BEREA - The idea of implementing a learning curve for rookie NFL quarterbacks went out the door about the same time spread offenses arrived as the next big thing.
Now, quarterbacks walk off college campuses armed with knowledge of the spread and with about 12,000 passing yards worth of experience. They're NFL ready before they spend the first cent of their multi-million contracts.
When the great quarterback class of 1983 arrived on the scene, only Dan Marino of the Miami Dolphins had a good rookie season, leading the way to a Super Bowl appearance. The rest, including Hall of Famer John Elway, struggled through growing pains.
"They know more about how to play the position at this level," Browns coach Pat Shurmur said. "They're being trained under center, in the shotgun, spread offenses, having the flexibility of who to throw the ball to, calling audibles. They're learning a lot of that in some of the primary areas - high school and college - and that allows them to come here and do more as a quarterback."
Two of those rookies will meet Sunday in Indianapolis in a rematch of last season's Fiesta Bowl - Andrew Luck of the Colts and the Browns' Brandon Weeden. Both have played at least as well and in some cases better than anyone should have expected of a first-year player.
The statistics for the two are strikingly similar. Luck has completed 53.4 percent of his passes for 1,488 yards, seven touchdowns and seven interceptions. Weeden has connected on 55.8 percent of his throws for 1,519 yards, seven touchdowns and 10 interceptions.
A difference between the two situations is that Luck faces more pressure as the first overall draft pick. Weeden, selected 22nd overall, can escape some of the criticism after a bad performance. Luck also has the unenviable challenge of following in the footsteps of legendary quarterback Peyton Manning.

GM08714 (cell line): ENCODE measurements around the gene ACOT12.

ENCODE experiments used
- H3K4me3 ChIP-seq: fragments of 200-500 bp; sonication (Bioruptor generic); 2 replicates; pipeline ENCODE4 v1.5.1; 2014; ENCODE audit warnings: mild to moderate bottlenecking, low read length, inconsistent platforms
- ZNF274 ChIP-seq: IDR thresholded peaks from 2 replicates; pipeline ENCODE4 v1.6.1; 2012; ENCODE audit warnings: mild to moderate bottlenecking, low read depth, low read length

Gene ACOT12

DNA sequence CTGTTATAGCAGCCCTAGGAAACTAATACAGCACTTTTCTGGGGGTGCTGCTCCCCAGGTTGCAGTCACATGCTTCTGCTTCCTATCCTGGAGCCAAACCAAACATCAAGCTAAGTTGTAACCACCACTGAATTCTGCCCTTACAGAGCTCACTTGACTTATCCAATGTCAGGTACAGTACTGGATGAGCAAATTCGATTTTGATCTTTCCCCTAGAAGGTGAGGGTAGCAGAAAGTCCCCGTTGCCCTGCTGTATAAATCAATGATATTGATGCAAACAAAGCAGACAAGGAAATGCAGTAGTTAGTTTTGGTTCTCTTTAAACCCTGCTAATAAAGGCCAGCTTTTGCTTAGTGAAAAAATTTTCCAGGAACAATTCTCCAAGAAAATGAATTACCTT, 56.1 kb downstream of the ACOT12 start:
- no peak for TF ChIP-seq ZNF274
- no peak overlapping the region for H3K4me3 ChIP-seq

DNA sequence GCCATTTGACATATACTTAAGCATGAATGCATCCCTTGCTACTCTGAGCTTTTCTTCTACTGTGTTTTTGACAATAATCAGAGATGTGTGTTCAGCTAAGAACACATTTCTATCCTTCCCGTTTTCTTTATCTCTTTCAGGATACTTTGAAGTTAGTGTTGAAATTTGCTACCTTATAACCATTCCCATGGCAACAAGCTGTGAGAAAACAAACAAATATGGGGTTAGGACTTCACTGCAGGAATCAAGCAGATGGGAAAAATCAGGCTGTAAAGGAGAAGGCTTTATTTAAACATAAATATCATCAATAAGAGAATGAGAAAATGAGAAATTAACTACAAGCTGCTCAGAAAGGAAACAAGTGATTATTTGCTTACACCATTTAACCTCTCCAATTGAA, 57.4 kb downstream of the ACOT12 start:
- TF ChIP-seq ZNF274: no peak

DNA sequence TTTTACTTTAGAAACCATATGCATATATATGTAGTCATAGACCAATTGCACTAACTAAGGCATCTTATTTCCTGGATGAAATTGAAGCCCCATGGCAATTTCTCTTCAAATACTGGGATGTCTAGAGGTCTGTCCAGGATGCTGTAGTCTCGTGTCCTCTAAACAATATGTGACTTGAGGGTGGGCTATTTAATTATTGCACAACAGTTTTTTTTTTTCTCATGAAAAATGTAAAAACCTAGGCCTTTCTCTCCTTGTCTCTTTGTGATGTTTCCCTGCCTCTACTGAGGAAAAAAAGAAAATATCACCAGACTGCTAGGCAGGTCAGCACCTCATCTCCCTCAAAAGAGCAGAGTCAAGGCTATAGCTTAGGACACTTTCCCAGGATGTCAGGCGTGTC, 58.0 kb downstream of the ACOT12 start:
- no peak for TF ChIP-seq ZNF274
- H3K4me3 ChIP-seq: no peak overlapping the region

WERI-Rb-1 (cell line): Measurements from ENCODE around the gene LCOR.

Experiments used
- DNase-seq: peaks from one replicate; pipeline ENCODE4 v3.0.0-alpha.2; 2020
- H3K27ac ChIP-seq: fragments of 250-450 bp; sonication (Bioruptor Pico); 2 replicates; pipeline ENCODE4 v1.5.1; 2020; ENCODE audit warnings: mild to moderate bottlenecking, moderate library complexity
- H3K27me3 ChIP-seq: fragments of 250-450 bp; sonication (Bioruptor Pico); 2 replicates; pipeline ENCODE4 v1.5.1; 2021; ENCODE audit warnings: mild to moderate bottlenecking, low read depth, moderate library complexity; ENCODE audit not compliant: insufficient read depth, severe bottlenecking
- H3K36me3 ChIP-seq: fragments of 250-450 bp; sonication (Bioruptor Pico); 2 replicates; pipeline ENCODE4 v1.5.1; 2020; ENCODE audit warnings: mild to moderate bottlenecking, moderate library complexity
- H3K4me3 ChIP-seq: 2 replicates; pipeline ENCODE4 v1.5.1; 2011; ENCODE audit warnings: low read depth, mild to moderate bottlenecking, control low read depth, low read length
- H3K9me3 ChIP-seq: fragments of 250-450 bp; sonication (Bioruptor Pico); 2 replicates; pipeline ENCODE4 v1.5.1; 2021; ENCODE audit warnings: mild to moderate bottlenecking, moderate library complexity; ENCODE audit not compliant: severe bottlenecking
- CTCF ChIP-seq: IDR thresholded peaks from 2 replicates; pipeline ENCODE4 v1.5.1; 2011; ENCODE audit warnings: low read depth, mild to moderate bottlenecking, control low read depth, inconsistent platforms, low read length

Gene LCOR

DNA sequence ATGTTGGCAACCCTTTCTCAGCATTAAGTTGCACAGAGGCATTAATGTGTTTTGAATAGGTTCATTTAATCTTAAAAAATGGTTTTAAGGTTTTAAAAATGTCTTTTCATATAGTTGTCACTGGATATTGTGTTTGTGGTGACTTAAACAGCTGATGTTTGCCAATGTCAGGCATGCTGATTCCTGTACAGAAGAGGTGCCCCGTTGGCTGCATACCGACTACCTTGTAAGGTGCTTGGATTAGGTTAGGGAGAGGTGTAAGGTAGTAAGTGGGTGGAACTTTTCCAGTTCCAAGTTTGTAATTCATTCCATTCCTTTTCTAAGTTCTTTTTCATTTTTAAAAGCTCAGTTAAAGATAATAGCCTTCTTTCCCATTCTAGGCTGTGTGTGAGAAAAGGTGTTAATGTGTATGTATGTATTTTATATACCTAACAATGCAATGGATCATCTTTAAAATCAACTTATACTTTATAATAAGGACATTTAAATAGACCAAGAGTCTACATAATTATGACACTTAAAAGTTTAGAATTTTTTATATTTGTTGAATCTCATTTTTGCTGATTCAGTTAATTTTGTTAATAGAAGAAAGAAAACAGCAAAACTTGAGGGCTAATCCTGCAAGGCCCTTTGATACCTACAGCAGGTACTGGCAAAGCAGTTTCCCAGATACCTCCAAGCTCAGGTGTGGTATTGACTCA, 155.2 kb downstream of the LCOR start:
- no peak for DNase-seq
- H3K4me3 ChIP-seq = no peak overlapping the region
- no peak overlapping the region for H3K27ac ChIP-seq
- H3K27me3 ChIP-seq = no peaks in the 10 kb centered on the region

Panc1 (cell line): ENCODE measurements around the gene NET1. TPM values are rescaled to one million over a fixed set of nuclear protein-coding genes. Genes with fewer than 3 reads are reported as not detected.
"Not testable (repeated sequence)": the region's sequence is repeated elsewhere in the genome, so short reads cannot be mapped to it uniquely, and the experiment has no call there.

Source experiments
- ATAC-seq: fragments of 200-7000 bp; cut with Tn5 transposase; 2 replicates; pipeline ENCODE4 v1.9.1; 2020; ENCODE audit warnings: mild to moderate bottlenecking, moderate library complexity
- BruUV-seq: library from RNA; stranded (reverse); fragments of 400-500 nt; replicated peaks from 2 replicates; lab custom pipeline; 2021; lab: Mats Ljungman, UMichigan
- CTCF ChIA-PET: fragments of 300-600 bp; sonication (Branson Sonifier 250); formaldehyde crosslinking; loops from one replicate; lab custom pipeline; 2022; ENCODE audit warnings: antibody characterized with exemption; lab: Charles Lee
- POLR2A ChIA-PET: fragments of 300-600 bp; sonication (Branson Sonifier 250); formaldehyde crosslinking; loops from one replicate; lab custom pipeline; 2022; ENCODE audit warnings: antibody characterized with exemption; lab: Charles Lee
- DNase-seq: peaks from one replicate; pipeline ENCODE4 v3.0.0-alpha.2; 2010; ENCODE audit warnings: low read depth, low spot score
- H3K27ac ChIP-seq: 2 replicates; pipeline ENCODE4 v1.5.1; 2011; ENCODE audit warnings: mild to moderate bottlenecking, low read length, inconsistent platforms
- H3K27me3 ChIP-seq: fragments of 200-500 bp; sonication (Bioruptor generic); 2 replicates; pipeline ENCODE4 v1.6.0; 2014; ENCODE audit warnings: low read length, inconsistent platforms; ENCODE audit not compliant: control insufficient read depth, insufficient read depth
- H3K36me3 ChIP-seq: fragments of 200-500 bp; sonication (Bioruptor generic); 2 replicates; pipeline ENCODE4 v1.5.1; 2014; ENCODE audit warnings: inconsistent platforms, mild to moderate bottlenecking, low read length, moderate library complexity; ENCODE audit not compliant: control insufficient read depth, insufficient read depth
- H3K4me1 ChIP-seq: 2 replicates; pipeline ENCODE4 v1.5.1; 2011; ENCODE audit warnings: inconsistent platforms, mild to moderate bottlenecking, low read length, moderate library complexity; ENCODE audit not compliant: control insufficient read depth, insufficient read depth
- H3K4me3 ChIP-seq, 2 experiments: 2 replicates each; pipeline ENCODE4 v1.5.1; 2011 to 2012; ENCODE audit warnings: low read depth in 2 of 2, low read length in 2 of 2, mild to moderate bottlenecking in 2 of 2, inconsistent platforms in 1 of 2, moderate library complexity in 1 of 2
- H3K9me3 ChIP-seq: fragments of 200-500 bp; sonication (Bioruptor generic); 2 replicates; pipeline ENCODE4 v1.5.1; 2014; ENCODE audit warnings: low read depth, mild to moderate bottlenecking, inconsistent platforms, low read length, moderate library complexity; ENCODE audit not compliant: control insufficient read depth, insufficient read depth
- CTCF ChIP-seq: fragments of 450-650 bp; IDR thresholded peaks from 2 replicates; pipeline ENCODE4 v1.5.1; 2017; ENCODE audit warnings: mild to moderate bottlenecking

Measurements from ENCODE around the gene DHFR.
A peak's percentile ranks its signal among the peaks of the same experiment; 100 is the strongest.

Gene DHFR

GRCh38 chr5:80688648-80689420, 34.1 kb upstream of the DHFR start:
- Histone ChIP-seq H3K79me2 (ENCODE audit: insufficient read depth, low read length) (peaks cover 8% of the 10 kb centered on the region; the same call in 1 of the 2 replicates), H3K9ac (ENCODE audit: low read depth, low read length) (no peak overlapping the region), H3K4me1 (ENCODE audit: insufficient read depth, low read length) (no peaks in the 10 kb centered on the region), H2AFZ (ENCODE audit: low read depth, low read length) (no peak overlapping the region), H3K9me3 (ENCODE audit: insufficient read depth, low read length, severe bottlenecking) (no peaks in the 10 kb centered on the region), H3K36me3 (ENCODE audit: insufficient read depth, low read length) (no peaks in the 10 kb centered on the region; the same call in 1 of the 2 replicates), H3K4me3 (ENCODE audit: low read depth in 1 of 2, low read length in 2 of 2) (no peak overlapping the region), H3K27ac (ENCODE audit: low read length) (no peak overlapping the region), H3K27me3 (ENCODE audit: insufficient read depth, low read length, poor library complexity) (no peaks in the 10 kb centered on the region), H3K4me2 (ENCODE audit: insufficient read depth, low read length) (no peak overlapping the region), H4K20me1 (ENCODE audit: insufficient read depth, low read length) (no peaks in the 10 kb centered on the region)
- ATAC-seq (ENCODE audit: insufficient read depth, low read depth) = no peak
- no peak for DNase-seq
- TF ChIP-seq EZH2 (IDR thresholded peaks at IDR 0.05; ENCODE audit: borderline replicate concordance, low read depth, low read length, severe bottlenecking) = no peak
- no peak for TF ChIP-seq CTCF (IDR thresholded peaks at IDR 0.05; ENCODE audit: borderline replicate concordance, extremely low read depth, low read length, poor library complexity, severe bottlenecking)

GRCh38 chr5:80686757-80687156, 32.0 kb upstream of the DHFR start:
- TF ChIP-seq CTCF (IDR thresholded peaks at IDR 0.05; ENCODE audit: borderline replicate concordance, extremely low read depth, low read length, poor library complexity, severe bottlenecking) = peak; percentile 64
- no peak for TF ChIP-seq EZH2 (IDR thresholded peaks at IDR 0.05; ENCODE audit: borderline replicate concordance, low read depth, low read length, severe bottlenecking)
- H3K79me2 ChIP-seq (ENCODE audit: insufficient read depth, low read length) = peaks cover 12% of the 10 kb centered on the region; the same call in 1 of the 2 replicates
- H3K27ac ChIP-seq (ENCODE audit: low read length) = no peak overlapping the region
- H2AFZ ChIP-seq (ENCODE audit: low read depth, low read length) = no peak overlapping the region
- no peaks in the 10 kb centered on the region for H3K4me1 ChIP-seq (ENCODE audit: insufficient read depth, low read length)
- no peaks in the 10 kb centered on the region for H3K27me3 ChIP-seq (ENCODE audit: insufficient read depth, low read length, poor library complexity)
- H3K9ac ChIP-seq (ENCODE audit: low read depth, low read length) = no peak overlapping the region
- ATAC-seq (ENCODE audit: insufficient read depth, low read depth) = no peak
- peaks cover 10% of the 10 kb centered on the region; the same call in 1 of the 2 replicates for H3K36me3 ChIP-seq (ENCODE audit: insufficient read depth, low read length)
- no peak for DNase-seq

"We're both young teams that are still trying to find our way," Weeden said. "He's still trying to figure out this league, just like I am. He has some pretty big shoes to fill. I think he's worried more about that than having to face me. I'm just a peon compared to what he has to deal with."
Weeden led Oklahoma State to a 41-38 win in the Fiesta Bowl. He was 29 of 42 with three touchdown passes and one interception, in addition to scoring on a 2-yard run. Luck was 27 of 31 with two touchdown passes and one interception.
It's possible that Sunday's game could also be high-scoring.
"I don't know," Luck said. "He's a great quarterback. It was not so fun watching him live at the Fiesta Bowl and operate. It would be great if it was a shootout offensively, but a win would be nice."
Weeden was on the winning side in games against the three quarterbacks selected ahead of him in the draft - Luck, Robert Griffin III and Ryan Tannehill. That's an accomplishment he hasn't forgotten.
While the media and fans might want to play up a rivalry between the two, Weeden is more worried about keeping the Browns on a winning track after a 34-24 win over the Bengals last week.
"I got that question when we played against each other in the Fiesta Bowl," Weeden said. "I think he would say the same thing. It's more important who can put their team in position to win the game. If he goes out and throws for 300 yards, I don't want to go out there and throw for 301."
Luck is coming off a shaky performance in a 35-9 loss to the New York Jets. He can't wait to face the Browns and put the loss behind him.
"There are guys on this team that can't wait for a rookie to grow up," Luck said. "Any position - a rookie player - we're trying to win, and I think any athlete, any competitor, would do that as well."